Despite the fact that no new local shelter options have manifested, Chico Police and city staff mobilized en masse yesterday (Feb. 4) to once again break up one of the city’s homeless encampments, this time the large camp located on an island of green grass between Pine and Cypress Streets known as The Triangle.
The encampment took root early last spring at the beginning of the COVID-19 crisis, when the previous city council relaxed camping laws to comply with the U.S. Centers for Disease Control and Prevention’s guidelines to protect the unhoused and the general public during the coronavirus pandemic. The sweep was the second large-scale enforcement action against the encampments since the new conservative-heavy council passed an ordinance criminalizing camping in city parks and waterways. Campers were rousted from Lower Bidwell Park on Jan. 12.
The Triangle was abuzz with activity leading up to the sweep, as camp residents hurriedly prepared to move before the expected noon arrival of Chico Police and city staff. More than a dozen advocates for the unhoused helped people take down tents and pack their belongings into trucks to move them away from the area. Another dozen people stood at the south end of The Triangle, holding signs in protest of the city’s enforcement action, as homeless supporters have done daily since 72-hour eviction notices were first delivered to campers there on Jan. 22.
“The human rights story: Here you have all these people who, because of an anomaly, have been allowed to set up tents and establish some kind of shelter in the middle of winter and the middle of an epidemic,” said Patrick Newman of Chico Friends on the Street. “The reason we’ve been out here the last 12 days doing this is to try to get some buy-off on the idea that we actually defend this camp, and to try to prevent the eviction.
“It’s another attempt to try to look at human rights in the public space and advocate for those—along with toilets, and people having stuff they need and not being constantly rousted and criminalized. Sleeping is one the issues.”
The city called off plans to enforce the Jan. 22 notices last week due to bad weather. New notices were issued midday on Monday (Feb. 1), and officers visited the area shortly after 8 a.m. yesterday to say enforcement would begin at noon.
That deadline passed with no police in sight, leading to some speculation among campers and the crowd of helpers who’d gathered that the sweep might be held off until the following morning. That speculation was proven wrong at around 12:40 p.m., when police arrived to shut down through traffic on Pine and Cypress streets and city workers and vehicles—including dump trucks and a large tractor—poured into the area.
Upon arrival, police and a park ranger gave campers 15 minutes to pack up their belongings and move along. They informed campers they would hold any belongings they were unable to move for up to 90 days. Some campers took them up on the offer while others, visibly upset and flustered by the situation, abandoned their property. Anything left behind was stacked into large piles for the tractor to scoop into a trash truck.
The Jan. 12 Lower Bidwell Park Sweep was overseen by Sgt. Cesar Sandoval, then head of the Chico Police Department’s Target Team. Sandoval has since resigned from that position, and the vacancy has been filled by Sgt. Paul Ratto.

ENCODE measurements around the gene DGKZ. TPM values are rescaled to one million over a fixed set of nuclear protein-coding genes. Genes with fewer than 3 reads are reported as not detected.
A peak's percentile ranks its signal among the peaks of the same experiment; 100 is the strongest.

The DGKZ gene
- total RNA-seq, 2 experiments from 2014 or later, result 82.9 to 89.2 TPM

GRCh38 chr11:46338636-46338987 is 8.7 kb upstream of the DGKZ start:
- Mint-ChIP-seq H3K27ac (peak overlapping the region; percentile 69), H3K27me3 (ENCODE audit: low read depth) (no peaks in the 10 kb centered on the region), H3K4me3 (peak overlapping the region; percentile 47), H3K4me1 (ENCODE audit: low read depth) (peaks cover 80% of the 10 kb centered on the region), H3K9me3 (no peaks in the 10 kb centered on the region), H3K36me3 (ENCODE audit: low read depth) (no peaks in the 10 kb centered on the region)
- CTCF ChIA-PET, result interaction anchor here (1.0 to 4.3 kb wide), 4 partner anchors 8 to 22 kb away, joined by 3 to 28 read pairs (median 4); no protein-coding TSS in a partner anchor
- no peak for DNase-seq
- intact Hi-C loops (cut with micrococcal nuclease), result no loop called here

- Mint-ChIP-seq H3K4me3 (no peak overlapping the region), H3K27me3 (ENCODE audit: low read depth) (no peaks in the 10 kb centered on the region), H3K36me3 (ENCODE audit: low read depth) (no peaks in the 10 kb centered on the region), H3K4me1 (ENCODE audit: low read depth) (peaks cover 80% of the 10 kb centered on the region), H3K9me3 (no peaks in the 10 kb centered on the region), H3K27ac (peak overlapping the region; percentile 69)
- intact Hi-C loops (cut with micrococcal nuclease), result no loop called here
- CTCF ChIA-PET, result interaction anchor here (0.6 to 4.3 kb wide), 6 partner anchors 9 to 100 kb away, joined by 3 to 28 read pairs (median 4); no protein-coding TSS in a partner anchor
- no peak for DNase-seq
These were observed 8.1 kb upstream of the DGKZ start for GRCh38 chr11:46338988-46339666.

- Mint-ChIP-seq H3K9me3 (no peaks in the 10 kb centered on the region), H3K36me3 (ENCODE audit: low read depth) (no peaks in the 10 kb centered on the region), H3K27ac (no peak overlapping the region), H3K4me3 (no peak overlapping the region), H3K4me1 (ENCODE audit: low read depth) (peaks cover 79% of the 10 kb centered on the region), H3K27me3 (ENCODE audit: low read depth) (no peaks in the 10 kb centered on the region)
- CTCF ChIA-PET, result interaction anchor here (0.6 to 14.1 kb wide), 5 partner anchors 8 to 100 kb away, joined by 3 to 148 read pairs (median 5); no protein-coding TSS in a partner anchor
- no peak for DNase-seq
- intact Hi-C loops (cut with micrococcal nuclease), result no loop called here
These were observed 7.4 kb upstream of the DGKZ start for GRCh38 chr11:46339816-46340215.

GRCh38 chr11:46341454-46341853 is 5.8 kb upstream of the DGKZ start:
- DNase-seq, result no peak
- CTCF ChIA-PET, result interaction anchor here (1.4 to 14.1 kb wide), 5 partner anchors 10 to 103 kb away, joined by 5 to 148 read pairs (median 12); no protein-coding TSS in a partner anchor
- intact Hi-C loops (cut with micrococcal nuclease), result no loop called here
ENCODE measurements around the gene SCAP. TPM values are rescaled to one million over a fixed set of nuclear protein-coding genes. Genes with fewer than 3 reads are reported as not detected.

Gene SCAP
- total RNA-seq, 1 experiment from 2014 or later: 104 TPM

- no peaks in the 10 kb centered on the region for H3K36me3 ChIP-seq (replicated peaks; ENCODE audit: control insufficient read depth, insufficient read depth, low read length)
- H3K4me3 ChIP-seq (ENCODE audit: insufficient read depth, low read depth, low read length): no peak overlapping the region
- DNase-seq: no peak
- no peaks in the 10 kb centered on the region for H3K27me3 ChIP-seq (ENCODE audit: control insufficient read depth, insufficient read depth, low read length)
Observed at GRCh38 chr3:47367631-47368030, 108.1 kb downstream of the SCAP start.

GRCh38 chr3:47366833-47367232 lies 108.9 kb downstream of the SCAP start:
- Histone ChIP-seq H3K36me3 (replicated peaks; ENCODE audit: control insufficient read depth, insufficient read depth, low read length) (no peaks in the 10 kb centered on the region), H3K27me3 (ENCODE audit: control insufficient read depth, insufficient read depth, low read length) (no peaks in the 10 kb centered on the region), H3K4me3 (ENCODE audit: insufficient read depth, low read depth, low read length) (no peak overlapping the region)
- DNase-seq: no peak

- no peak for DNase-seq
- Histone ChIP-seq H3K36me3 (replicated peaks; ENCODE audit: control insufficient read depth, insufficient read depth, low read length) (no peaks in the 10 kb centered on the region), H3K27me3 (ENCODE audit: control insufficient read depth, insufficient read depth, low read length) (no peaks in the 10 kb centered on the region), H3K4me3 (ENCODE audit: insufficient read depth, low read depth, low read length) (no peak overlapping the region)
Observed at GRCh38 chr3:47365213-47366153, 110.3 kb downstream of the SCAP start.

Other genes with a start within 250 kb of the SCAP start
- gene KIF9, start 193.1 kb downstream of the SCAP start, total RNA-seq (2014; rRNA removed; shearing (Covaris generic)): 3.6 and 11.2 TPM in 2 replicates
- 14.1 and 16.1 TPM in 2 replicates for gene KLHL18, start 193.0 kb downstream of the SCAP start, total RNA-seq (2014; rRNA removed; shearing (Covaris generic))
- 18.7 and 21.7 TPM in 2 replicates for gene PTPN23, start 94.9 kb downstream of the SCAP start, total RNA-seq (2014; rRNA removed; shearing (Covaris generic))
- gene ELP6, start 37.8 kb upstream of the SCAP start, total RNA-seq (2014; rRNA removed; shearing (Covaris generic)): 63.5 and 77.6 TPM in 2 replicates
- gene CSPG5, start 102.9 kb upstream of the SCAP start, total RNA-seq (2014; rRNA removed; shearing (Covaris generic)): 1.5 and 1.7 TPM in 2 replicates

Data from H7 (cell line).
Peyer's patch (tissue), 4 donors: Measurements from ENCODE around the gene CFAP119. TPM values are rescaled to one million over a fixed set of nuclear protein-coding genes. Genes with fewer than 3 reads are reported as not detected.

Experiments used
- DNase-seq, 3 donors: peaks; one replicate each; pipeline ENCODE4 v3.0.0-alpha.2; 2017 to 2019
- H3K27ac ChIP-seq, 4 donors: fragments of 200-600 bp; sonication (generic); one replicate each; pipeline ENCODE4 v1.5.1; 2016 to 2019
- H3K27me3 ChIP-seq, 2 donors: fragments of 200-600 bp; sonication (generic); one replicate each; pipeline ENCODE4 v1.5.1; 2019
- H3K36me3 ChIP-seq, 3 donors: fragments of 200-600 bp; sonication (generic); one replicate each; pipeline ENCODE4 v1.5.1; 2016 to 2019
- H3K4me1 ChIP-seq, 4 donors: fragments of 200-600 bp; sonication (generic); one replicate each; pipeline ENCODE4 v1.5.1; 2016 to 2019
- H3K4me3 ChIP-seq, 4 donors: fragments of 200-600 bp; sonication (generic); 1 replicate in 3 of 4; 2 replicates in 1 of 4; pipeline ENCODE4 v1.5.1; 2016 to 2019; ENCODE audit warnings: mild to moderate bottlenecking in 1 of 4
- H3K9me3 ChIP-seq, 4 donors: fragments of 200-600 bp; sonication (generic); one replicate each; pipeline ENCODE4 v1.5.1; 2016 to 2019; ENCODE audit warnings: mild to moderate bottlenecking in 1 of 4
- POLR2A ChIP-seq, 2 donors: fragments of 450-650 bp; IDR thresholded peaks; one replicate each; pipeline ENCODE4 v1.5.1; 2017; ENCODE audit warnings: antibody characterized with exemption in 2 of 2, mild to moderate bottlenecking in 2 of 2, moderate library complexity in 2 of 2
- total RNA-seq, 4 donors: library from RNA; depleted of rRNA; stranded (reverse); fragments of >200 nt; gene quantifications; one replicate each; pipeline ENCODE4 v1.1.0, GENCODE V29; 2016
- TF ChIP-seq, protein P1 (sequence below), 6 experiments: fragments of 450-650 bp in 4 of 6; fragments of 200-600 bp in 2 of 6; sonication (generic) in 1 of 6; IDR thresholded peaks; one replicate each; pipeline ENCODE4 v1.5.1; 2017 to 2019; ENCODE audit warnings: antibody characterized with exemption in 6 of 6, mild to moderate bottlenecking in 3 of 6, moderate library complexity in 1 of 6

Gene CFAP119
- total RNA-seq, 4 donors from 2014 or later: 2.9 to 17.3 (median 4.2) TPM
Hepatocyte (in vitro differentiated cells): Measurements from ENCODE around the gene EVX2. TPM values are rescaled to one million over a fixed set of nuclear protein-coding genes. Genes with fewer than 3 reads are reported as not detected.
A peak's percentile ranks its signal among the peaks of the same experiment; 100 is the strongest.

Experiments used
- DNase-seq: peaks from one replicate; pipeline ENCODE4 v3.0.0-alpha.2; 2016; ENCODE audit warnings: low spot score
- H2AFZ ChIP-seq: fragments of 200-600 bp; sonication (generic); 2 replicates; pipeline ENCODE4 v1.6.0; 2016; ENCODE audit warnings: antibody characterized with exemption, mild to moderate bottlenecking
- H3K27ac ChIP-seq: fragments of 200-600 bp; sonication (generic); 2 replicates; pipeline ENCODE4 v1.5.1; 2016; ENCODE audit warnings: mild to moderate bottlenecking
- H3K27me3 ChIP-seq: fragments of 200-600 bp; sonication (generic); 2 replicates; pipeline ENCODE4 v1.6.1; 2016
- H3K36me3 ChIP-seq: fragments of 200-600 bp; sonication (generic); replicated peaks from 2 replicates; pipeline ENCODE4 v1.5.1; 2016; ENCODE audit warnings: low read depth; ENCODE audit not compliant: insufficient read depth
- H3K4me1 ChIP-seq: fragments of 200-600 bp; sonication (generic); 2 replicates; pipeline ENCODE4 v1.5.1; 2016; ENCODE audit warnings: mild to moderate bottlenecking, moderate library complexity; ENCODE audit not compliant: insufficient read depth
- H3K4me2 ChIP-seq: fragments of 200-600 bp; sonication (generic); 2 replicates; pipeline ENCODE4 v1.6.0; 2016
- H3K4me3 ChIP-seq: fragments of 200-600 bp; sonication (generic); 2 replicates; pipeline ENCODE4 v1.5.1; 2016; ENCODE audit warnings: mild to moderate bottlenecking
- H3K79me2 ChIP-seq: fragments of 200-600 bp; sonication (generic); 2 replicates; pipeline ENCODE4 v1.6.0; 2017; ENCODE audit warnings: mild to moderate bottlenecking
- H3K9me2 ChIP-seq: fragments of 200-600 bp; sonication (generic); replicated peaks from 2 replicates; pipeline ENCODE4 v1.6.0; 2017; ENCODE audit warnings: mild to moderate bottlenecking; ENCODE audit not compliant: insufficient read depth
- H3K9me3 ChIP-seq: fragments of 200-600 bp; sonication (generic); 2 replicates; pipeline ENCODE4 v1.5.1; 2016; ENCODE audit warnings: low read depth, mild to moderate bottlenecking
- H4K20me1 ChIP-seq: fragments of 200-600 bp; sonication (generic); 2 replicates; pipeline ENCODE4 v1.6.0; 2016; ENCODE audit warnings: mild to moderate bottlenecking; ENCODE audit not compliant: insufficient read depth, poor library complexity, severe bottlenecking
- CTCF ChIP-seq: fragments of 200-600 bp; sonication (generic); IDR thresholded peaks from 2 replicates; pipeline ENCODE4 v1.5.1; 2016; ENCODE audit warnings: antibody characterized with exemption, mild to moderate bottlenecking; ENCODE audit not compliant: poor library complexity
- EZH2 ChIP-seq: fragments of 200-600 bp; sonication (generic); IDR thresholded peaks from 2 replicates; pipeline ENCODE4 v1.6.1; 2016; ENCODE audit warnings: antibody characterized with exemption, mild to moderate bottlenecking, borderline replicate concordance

“We’re going to ask for voluntary compliance, and if there’s no voluntary compliance then we’ll issue a citation or arrest if people don’t leave the work zone,” Ratto said during the sweep. He deferred further questions to Lt. Mike Williams, who was also on site.
Speaking to reporters and protesters, Williams reiterated Ratto’s statement on voluntary compliance and the officer’s direction to cite or arrest those who didn’t comply. He refused to answer questions about changes to the Target Team leadership, saying it was a personnel issue. Asked where people were supposed to go with no available shelter space and other encampments subject to future sweeps he said, “That’s a question for city council.”
Kelli Johnson, an attorney who is threatening legal action against the city over sweeps, told Williams and others officers and city workers that they were violating campers’ Constitutional rights. She cited Martin v. City of Boise, a recent federal court case that upheld the right for unhoused individuals to sleep outdoors in public places if no alternatives are provided.
Legal challenges to the city’s sweeps are also being mounted by Legal Services of Northern California. Contacted via email yesterday, LSNC Attorney Cory Turner said he couldn’t currently comment on that action.
By 3 p.m., all tents, campers, protesters and city staff were gone, leaving a clear swath of green grass surrounded by yellow police tape. No arrests were made, nor were any citations issued.
The Triangle has been the subject of intense public debate since the encampment there took hold. Highlighting this rift in public opinion, advocacy group Stand Up For Chico put out a statement the day of the sweep condemning the evictions, encouraging protests as roustings continue and tasking people to email city council members asking for an end to evictions without shelter options. Conservative PAC Citizens for a Safe Chico, on the other hand, praised Chicoans who voted for the current council and in an email encouraged its supporters to back more sweeps.
“Enforcement will NOT continue to happen unless we all continue to support the City Council,” the message reads. “Send our Councilmembers an email right now to say thank you for promoting both compassion and accountability.”